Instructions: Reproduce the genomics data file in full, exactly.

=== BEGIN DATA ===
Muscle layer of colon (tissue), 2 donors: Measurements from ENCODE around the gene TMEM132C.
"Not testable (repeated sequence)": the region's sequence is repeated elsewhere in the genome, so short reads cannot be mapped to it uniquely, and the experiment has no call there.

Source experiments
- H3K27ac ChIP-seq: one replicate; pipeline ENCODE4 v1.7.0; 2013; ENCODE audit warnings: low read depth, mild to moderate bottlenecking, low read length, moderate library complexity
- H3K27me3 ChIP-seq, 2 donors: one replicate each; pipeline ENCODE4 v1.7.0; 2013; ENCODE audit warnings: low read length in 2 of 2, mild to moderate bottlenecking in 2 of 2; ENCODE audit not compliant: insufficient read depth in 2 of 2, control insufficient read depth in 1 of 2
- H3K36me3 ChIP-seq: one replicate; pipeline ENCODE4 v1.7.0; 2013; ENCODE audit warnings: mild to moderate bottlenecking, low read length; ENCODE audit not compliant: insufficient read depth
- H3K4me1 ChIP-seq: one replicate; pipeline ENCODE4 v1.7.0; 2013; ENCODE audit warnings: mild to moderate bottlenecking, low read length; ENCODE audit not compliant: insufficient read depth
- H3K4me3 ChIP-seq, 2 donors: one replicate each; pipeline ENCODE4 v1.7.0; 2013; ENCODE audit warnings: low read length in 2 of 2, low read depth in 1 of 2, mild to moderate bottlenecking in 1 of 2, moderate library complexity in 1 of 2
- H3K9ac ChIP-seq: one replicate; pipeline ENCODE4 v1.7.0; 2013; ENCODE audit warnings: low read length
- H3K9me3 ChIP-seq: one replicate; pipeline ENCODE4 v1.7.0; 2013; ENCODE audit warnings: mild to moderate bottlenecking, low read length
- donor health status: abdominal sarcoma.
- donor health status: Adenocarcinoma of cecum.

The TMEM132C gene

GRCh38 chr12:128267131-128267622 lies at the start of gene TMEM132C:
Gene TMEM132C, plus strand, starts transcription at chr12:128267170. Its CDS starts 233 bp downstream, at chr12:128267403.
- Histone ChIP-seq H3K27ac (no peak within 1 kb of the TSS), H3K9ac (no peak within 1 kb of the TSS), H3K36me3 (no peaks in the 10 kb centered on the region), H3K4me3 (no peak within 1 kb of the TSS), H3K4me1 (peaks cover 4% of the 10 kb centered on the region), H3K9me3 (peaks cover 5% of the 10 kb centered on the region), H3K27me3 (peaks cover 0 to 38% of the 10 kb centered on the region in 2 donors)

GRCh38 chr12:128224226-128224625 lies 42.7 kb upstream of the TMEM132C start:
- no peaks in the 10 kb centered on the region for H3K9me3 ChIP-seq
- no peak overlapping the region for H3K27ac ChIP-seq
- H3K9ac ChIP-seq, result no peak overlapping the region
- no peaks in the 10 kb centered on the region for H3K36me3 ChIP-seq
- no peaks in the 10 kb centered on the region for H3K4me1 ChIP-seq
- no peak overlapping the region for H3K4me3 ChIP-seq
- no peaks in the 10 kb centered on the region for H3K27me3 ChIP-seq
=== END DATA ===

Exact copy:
Muscle layer of colon (tissue), 2 donors: Measurements from ENCODE around the gene TMEM132C.
"Not testable (repeated sequence)": the region's sequence is repeated elsewhere in the genome, so short reads cannot be mapped to it uniquely, and the experiment has no call there.

Source experiments
- H3K27ac ChIP-seq: one replicate; pipeline ENCODE4 v1.7.0; 2013; ENCODE audit warnings: low read depth, mild to moderate bottlenecking, low read length, moderate library complexity
- H3K27me3 ChIP-seq, 2 donors: one replicate each; pipeline ENCODE4 v1.7.0; 2013; ENCODE audit warnings: low read length in 2 of 2, mild to moderate bottlenecking in 2 of 2; ENCODE audit not compliant: insufficient read depth in 2 of 2, control insufficient read depth in 1 of 2
- H3K36me3 ChIP-seq: one replicate; pipeline ENCODE4 v1.7.0; 2013; ENCODE audit warnings: mild to moderate bottlenecking, low read length; ENCODE audit not compliant: insufficient read depth
- H3K4me1 ChIP-seq: one replicate; pipeline ENCODE4 v1.7.0; 2013; ENCODE audit warnings: mild to moderate bottlenecking, low read length; ENCODE audit not compliant: insufficient read depth
- H3K4me3 ChIP-seq, 2 donors: one replicate each; pipeline ENCODE4 v1.7.0; 2013; ENCODE audit warnings: low read length in 2 of 2, low read depth in 1 of 2, mild to moderate bottlenecking in 1 of 2, moderate library complexity in 1 of 2
- H3K9ac ChIP-seq: one replicate; pipeline ENCODE4 v1.7.0; 2013; ENCODE audit warnings: low read length
- H3K9me3 ChIP-seq: one replicate; pipeline ENCODE4 v1.7.0; 2013; ENCODE audit warnings: mild to moderate bottlenecking, low read length
- donor health status: abdominal sarcoma.
- donor health status: Adenocarcinoma of cecum.

The TMEM132C gene

GRCh38 chr12:128267131-128267622 lies at the start of gene TMEM132C:
Gene TMEM132C, plus strand, starts transcription at chr12:128267170. Its CDS starts 233 bp downstream, at chr12:128267403.
- Histone ChIP-seq H3K27ac (no peak within 1 kb of the TSS), H3K9ac (no peak within 1 kb of the TSS), H3K36me3 (no peaks in the 10 kb centered on the region), H3K4me3 (no peak within 1 kb of the TSS), H3K4me1 (peaks cover 4% of the 10 kb centered on the region), H3K9me3 (peaks cover 5% of the 10 kb centered on the region), H3K27me3 (peaks cover 0 to 38% of the 10 kb centered on the region in 2 donors)

GRCh38 chr12:128224226-128224625 lies 42.7 kb upstream of the TMEM132C start:
- no peaks in the 10 kb centered on the region for H3K9me3 ChIP-seq
- no peak overlapping the region for H3K27ac ChIP-seq
- H3K9ac ChIP-seq, result no peak overlapping the region
- no peaks in the 10 kb centered on the region for H3K36me3 ChIP-seq
- no peaks in the 10 kb centered on the region for H3K4me1 ChIP-seq
- no peak overlapping the region for H3K4me3 ChIP-seq
- no peaks in the 10 kb centered on the region for H3K27me3 ChIP-seq